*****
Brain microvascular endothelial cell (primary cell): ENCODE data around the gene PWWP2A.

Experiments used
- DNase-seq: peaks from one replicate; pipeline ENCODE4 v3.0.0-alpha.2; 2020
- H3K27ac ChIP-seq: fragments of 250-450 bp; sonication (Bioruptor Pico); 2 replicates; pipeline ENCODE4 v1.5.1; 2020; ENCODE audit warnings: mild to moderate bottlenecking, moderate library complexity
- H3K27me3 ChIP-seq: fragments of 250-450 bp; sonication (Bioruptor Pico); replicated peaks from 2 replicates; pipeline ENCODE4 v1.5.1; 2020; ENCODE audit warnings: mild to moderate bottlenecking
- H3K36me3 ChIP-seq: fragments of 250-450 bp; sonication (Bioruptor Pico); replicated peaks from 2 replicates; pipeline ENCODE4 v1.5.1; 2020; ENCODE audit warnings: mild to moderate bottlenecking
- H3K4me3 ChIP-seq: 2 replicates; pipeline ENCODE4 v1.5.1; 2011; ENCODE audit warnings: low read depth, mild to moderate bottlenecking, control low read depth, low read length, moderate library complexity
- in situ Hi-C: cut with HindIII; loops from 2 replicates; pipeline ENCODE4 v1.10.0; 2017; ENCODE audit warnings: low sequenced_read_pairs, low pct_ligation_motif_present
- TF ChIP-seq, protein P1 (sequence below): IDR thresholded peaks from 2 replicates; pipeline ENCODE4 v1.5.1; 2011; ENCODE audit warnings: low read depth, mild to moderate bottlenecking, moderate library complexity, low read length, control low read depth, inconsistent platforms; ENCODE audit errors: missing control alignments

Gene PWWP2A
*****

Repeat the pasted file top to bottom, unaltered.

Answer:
Brain microvascular endothelial cell (primary cell): ENCODE data around the gene PWWP2A.

Experiments used
- DNase-seq: peaks from one replicate; pipeline ENCODE4 v3.0.0-alpha.2; 2020
- H3K27ac ChIP-seq: fragments of 250-450 bp; sonication (Bioruptor Pico); 2 replicates; pipeline ENCODE4 v1.5.1; 2020; ENCODE audit warnings: mild to moderate bottlenecking, moderate library complexity
- H3K27me3 ChIP-seq: fragments of 250-450 bp; sonication (Bioruptor Pico); replicated peaks from 2 replicates; pipeline ENCODE4 v1.5.1; 2020; ENCODE audit warnings: mild to moderate bottlenecking
- H3K36me3 ChIP-seq: fragments of 250-450 bp; sonication (Bioruptor Pico); replicated peaks from 2 replicates; pipeline ENCODE4 v1.5.1; 2020; ENCODE audit warnings: mild to moderate bottlenecking
- H3K4me3 ChIP-seq: 2 replicates; pipeline ENCODE4 v1.5.1; 2011; ENCODE audit warnings: low read depth, mild to moderate bottlenecking, control low read depth, low read length, moderate library complexity
- in situ Hi-C: cut with HindIII; loops from 2 replicates; pipeline ENCODE4 v1.10.0; 2017; ENCODE audit warnings: low sequenced_read_pairs, low pct_ligation_motif_present
- TF ChIP-seq, protein P1 (sequence below): IDR thresholded peaks from 2 replicates; pipeline ENCODE4 v1.5.1; 2011; ENCODE audit warnings: low read depth, mild to moderate bottlenecking, moderate library complexity, low read length, control low read depth, inconsistent platforms; ENCODE audit errors: missing control alignments

Gene PWWP2A